Since 1982 I've written a newsletter, Running Commentary. A new issue appears here each week, and material is archived.
Thu, 06 Sep 2012 05:40:33 -0400
As Times Go ByRUNNING COMMENTARY 953
(The latest, and probably last, home for my magazine column was Marathon & Beyond. That seven-year stay ended in 2011. Now I have permission to republish those pieces. This one comes from the January 2006 issue.)
George Sheehan watched times change, quickly and mostly for the better. The physician-author started running when watches still had hands. He finished when runners wore mini-computers on their wrists.
George called the digital wrist-stopwatch “running’s greatest invention” – not one of the greatest but number one. This watch gave runners instant and accurate results. It gave birth to the most important result: the personal record.
Not many decades ago, the reports on running events didn’t list anyone’s time but the winner’s. The only time of lasting value was the course record-holder’s. Place, not time, was the measure of success. Which meant that very few runners could feel successful. Which meant that very few ran races at all.
Some of us tried to time ourselves, but these efforts were guesstimates at best. Longtime Michigan Runner columnist Scott Hubbard recalls his runs in the 1970s, “when watches had analog faces, weren’t very water-resistant and fell apart too soon.” He rarely wore one.
Instead, “I’d glance at a wall clock on my way out the door and again on the way in to time myself.” Or if driving to a run, he would use the car clock. “Subtraction yielded my running time, unless I couldn’t remember when I started.”
I practiced a common pre-digital trick of runners. That was to set the watch’s hands at “12” to start. Sometimes a passerby would ask, “Can you tell me what time it is?” I’d shrug, leaving the questioner to wonder why someone would wear a watch he couldn’t read.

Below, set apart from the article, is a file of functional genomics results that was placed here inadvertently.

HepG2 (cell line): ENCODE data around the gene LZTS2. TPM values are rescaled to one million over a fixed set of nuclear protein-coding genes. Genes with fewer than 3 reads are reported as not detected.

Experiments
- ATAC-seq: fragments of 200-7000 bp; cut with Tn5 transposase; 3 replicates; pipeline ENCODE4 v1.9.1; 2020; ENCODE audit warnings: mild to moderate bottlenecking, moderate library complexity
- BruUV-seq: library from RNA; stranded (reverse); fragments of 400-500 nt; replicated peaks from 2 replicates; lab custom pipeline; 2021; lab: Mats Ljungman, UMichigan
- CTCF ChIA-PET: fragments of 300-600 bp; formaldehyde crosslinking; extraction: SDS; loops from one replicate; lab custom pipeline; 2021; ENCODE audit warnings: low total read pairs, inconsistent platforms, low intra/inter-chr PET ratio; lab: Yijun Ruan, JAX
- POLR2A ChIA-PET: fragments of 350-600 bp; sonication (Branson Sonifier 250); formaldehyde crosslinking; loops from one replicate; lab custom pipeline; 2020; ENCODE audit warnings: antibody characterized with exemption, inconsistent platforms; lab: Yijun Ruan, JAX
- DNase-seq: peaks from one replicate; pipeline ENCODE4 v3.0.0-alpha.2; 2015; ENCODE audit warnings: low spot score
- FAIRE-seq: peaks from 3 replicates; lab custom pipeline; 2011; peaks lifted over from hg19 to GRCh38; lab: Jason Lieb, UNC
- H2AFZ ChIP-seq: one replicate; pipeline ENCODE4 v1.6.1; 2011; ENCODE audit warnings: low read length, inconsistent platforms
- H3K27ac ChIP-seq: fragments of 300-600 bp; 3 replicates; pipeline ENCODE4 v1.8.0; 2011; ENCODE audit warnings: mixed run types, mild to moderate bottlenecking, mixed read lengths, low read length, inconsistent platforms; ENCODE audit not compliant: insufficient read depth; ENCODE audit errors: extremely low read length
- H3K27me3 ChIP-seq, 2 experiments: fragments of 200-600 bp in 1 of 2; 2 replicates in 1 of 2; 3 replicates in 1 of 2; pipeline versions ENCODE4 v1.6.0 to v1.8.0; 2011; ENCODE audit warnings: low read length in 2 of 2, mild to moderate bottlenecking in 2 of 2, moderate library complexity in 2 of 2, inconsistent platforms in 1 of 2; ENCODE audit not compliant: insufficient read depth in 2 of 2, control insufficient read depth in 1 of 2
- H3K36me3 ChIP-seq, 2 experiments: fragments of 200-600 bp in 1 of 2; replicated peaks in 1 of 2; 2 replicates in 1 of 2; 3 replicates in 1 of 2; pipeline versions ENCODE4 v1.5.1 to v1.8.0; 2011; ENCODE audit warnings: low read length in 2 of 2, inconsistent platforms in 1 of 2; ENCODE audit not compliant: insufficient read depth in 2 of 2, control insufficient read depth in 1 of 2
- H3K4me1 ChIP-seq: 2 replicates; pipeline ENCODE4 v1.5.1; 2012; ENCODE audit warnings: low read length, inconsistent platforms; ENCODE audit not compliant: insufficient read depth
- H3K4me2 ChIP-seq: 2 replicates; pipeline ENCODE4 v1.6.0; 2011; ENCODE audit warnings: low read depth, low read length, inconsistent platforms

Running self-timing was an inexact act back then. Forget seconds and fractions thereof; you could misread a time by a minute or more. That is, if the wristwatch kept ticking. It you didn’t wind the watch, it could stop in midrun.
Watches of that era claimed to be waterproof, but that didn’t mean sweatproof. Salt would eventually gum up the gears. Hand-held stopwatches had innards even more delicate. Running with one guaranteed an unreliable time. I once ran a “1:55” half-mile time trial this way, when my best true time was 2:01.
Digital stopwatches began correcting such mistakes in the 1970s. I was ecstatic enough with their possibilities to pay $200 for my first one. This Seiko was laughably inadequate by today’s standards, as was the Microsel that followed. The resting mode for both was a blank black screen. You had to push a button to see the dim red readout.
As with most electronic advances, digital watches became both better and cheaper. My current favorite, bought for the price of a fast-food meal, vastly outperforms my original that would have cost 100 times more in today’s dollars.
You can pay, and get, more if you wish. Top-of-the-line watches stop time to the hundredth of a second. They count time down as well as up, sounding alarms at selected intervals. They memorize dozens or even hundreds of splits. They count heartbeats. They calculate distance and pace.
I own various watches that can do any of these tricks. They sit mostly unused, yielding to my basic model that does all I normally ask of a watch: a total time for the day’s run.
Students in my university running class hear a one-minute spiel the first day about their two most important items of equipment. The first is, of course, shoes. And the second? The students usually guess wrong. Later, in the end-of-term quiz, most of them still haven’t accepted my answer.
The question most often missed: “What is the runner’s second most important piece of equipment, after shoes? (a) shorts; (b) watch; (c) headphones; (d) socks.”
Headphones? Luxury at best, distraction at worst. Socks? Never wear any myself. The most common answer I hear is shorts, and it’s wrong. Think about it. They aren’t the only alternative to streaking.
That leaves the watch. There’s no reliable substitute for a digital stopwatch as a competitor or companion on your runs, or as a coach on your wrist.
In lieu of lectures, my students receive a daily one-paragraph lesson by e-mail. One mini-lesson praises watches:
“Time can make you an instant winner by telling exactly how fast you ran a distance, and maybe how much you improved your personal record. Another, more subtle value of the watch: it lets you run by time – by minutes instead of miles. This has several benefits: freeing you from plotting and measuring courses, because minutes are the same length anywhere... easing pressure to run faster, because you can’t make time pass any quicker... finishing at the assigned time limit no matter your pace, which settles naturally into your comfort zone when you run by time periods rather than by distances.”